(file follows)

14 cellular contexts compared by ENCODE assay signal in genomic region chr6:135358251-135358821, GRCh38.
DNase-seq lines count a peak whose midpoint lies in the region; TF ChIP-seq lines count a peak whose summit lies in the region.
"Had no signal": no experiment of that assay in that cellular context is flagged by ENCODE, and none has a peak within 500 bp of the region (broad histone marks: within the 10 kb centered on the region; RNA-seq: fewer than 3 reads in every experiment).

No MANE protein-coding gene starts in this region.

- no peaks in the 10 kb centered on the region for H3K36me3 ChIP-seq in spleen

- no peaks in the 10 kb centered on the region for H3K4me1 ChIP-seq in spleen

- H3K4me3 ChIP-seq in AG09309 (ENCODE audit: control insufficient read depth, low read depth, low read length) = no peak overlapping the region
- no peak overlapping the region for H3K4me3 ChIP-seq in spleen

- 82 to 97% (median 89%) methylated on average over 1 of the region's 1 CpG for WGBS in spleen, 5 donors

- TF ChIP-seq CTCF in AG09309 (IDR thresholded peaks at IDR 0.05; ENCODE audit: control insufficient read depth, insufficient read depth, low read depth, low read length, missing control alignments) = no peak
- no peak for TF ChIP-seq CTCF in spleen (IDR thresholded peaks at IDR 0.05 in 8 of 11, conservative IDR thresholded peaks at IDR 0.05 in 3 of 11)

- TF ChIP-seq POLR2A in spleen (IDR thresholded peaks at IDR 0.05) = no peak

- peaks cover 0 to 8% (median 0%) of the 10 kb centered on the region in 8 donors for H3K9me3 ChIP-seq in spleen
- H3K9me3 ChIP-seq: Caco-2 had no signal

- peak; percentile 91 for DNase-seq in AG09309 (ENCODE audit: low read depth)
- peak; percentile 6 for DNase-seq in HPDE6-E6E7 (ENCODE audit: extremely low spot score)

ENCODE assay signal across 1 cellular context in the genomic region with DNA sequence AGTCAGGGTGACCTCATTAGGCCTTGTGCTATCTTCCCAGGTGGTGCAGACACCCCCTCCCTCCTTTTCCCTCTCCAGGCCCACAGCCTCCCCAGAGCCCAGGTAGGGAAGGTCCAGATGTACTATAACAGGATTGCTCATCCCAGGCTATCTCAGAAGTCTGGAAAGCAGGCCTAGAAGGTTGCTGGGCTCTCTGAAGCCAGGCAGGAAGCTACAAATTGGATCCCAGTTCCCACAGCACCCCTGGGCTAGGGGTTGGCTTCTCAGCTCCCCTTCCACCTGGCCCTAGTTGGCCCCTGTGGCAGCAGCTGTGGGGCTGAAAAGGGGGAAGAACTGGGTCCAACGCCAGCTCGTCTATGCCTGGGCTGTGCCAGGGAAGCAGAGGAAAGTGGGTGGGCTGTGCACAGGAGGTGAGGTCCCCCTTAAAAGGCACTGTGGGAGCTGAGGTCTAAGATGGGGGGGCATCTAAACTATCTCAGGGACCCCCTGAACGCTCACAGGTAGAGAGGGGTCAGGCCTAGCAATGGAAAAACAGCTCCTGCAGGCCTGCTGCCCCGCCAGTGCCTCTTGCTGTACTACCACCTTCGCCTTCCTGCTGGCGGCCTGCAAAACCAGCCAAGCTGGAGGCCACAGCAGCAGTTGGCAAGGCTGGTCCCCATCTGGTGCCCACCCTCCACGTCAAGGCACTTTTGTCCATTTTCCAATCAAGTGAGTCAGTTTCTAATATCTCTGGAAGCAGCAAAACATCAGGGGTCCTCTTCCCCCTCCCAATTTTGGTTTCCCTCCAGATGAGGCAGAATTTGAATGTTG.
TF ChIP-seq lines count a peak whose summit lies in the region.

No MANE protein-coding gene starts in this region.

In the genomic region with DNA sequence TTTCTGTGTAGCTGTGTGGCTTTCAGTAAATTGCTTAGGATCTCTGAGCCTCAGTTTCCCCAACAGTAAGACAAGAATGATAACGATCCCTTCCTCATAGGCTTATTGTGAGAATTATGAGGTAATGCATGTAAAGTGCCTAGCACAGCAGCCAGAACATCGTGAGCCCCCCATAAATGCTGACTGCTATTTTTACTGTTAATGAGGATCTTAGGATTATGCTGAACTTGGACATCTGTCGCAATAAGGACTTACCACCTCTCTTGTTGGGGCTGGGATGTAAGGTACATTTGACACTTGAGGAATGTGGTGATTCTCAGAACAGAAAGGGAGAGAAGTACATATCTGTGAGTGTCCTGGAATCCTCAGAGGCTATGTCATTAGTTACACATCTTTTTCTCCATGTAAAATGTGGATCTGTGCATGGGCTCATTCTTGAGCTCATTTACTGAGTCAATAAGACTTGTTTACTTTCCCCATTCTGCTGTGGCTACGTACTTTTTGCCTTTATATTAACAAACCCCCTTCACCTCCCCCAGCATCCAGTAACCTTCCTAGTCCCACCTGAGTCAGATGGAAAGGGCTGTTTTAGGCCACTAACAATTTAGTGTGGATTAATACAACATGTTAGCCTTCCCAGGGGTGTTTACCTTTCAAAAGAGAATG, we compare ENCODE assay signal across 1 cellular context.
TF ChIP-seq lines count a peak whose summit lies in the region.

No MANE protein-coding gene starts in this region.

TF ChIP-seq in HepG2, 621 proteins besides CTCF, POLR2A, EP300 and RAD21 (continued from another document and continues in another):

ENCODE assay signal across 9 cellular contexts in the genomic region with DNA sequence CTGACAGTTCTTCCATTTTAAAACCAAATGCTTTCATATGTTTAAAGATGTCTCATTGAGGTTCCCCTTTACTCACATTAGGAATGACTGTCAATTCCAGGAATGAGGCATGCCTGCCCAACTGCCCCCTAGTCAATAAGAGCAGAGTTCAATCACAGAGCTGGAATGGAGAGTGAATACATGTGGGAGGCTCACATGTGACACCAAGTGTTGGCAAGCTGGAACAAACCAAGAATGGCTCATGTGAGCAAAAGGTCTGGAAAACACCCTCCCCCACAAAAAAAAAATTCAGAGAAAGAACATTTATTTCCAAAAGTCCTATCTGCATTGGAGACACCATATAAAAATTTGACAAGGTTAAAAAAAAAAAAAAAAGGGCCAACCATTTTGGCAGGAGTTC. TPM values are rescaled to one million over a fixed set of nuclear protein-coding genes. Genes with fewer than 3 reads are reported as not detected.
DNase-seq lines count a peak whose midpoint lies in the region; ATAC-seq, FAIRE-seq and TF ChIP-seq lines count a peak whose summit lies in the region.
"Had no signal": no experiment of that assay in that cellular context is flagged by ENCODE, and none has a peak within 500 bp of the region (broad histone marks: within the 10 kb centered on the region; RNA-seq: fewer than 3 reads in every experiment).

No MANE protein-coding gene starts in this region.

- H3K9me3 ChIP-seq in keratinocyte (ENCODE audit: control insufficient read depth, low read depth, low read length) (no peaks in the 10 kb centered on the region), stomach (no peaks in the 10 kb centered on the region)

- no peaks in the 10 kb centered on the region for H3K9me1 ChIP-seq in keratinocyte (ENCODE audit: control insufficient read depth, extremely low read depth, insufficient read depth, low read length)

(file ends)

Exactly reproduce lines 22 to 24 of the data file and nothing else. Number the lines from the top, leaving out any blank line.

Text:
No MANE protein-coding gene starts in this region.

TF ChIP-seq in HepG2, 621 proteins besides CTCF, POLR2A, EP300 and RAD21 (continued from another document and continues in another):

ENCODE assay signal across 9 cellular contexts in the genomic region with DNA sequence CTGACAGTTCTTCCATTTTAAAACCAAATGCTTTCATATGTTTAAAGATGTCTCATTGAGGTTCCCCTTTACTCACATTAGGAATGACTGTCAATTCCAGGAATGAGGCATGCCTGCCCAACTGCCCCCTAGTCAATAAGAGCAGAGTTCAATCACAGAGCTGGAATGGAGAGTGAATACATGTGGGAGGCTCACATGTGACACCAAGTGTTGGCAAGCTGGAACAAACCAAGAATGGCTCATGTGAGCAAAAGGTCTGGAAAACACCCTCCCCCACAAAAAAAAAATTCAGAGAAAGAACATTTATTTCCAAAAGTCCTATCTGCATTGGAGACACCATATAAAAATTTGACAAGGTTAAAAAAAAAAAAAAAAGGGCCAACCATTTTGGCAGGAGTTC. TPM values are rescaled to one million over a fixed set of nuclear protein-coding genes. Genes with fewer than 3 reads are reported as not detected.